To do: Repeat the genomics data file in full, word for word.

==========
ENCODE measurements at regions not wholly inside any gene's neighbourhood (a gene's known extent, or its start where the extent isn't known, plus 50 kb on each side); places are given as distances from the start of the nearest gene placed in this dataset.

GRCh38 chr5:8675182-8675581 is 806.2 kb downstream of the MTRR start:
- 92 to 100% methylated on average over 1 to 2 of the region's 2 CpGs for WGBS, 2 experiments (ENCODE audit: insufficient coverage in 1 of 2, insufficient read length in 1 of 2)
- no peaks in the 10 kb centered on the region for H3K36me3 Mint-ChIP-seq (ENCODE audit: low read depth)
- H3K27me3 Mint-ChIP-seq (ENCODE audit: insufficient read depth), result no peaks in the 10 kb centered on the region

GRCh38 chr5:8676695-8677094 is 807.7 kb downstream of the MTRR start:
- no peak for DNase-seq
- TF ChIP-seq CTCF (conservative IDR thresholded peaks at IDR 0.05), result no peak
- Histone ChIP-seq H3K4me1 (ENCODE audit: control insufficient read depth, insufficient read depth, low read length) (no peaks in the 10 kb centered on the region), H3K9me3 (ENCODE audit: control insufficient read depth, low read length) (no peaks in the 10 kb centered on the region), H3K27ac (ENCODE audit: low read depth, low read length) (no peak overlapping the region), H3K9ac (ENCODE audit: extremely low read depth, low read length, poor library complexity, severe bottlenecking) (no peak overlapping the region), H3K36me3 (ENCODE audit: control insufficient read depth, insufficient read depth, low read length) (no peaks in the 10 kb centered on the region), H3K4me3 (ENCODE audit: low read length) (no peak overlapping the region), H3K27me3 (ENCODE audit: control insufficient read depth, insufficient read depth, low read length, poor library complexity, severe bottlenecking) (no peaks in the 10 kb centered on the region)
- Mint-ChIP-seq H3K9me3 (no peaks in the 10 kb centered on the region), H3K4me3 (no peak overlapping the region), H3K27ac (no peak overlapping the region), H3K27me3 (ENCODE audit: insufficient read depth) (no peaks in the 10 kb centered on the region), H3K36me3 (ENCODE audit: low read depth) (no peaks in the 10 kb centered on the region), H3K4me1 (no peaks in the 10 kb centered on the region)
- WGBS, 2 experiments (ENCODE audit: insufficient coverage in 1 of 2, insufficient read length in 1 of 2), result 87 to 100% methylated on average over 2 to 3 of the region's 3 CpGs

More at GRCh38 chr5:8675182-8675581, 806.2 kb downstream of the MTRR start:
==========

ENCODE measurements at regions not wholly inside any gene's neighbourhood (a gene's known extent, or its start where the extent isn't known, plus 50 kb on each side); places are given as distances from the start of the nearest gene placed in this dataset.

GRCh38 chr5:8675182-8675581 is 806.2 kb downstream of the MTRR start:
- 92 to 100% methylated on average over 1 to 2 of the region's 2 CpGs for WGBS, 2 experiments (ENCODE audit: insufficient coverage in 1 of 2, insufficient read length in 1 of 2)
- no peaks in the 10 kb centered on the region for H3K36me3 Mint-ChIP-seq (ENCODE audit: low read depth)
- H3K27me3 Mint-ChIP-seq (ENCODE audit: insufficient read depth), result no peaks in the 10 kb centered on the region

GRCh38 chr5:8676695-8677094 is 807.7 kb downstream of the MTRR start:
- no peak for DNase-seq
- TF ChIP-seq CTCF (conservative IDR thresholded peaks at IDR 0.05), result no peak
- Histone ChIP-seq H3K4me1 (ENCODE audit: control insufficient read depth, insufficient read depth, low read length) (no peaks in the 10 kb centered on the region), H3K9me3 (ENCODE audit: control insufficient read depth, low read length) (no peaks in the 10 kb centered on the region), H3K27ac (ENCODE audit: low read depth, low read length) (no peak overlapping the region), H3K9ac (ENCODE audit: extremely low read depth, low read length, poor library complexity, severe bottlenecking) (no peak overlapping the region), H3K36me3 (ENCODE audit: control insufficient read depth, insufficient read depth, low read length) (no peaks in the 10 kb centered on the region), H3K4me3 (ENCODE audit: low read length) (no peak overlapping the region), H3K27me3 (ENCODE audit: control insufficient read depth, insufficient read depth, low read length, poor library complexity, severe bottlenecking) (no peaks in the 10 kb centered on the region)
- Mint-ChIP-seq H3K9me3 (no peaks in the 10 kb centered on the region), H3K4me3 (no peak overlapping the region), H3K27ac (no peak overlapping the region), H3K27me3 (ENCODE audit: insufficient read depth) (no peaks in the 10 kb centered on the region), H3K36me3 (ENCODE audit: low read depth) (no peaks in the 10 kb centered on the region), H3K4me1 (no peaks in the 10 kb centered on the region)
- WGBS, 2 experiments (ENCODE audit: insufficient coverage in 1 of 2, insufficient read length in 1 of 2), result 87 to 100% methylated on average over 2 to 3 of the region's 3 CpGs

More at GRCh38 chr5:8675182-8675581, 806.2 kb downstream of the MTRR start: